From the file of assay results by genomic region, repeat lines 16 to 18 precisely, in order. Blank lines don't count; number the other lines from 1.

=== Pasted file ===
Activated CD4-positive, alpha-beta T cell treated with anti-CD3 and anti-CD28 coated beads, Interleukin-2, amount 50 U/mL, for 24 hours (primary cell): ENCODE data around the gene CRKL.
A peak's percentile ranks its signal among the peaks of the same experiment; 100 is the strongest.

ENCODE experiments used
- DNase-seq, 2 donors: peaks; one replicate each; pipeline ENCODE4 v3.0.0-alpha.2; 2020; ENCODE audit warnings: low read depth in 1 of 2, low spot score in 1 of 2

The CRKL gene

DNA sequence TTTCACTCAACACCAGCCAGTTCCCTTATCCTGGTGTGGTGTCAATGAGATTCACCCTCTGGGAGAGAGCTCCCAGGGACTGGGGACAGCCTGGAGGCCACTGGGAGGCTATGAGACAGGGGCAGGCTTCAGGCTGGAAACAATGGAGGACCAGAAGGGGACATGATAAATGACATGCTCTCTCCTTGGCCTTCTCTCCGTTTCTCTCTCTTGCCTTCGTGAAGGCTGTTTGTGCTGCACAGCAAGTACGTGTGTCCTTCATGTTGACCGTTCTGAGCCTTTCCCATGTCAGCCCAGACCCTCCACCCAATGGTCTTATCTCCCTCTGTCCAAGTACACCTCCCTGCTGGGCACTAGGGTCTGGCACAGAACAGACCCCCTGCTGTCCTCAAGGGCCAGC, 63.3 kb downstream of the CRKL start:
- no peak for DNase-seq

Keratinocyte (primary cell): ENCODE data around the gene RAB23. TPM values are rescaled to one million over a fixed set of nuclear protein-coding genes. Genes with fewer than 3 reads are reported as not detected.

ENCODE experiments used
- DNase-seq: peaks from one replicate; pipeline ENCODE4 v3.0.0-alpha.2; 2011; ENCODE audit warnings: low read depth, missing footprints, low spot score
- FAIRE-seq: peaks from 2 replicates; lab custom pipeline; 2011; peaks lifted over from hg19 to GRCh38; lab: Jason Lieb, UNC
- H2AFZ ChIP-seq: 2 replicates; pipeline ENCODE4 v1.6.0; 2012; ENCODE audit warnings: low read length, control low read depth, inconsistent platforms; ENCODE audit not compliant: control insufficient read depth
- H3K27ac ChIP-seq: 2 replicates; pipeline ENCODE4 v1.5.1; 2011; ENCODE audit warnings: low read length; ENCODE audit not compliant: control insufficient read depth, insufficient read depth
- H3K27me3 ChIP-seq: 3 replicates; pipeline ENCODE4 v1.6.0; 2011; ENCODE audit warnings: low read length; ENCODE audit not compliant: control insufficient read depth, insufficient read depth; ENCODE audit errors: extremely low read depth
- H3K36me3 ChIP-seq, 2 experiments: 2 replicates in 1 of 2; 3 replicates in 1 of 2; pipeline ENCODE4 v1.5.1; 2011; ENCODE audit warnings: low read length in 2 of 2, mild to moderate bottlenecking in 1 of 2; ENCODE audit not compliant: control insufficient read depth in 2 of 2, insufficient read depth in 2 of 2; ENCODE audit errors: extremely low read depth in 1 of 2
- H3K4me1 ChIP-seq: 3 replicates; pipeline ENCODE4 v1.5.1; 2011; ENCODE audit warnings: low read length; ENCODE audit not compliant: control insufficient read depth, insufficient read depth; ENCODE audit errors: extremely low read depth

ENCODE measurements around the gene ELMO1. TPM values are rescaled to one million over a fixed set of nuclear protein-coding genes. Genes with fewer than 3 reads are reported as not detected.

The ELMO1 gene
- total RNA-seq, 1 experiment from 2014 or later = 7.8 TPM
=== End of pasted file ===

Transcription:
- H3K4me1 ChIP-seq: 3 replicates; pipeline ENCODE4 v1.5.1; 2011; ENCODE audit warnings: low read length; ENCODE audit not compliant: control insufficient read depth, insufficient read depth; ENCODE audit errors: extremely low read depth

ENCODE measurements around the gene ELMO1. TPM values are rescaled to one million over a fixed set of nuclear protein-coding genes. Genes with fewer than 3 reads are reported as not detected.

The ELMO1 gene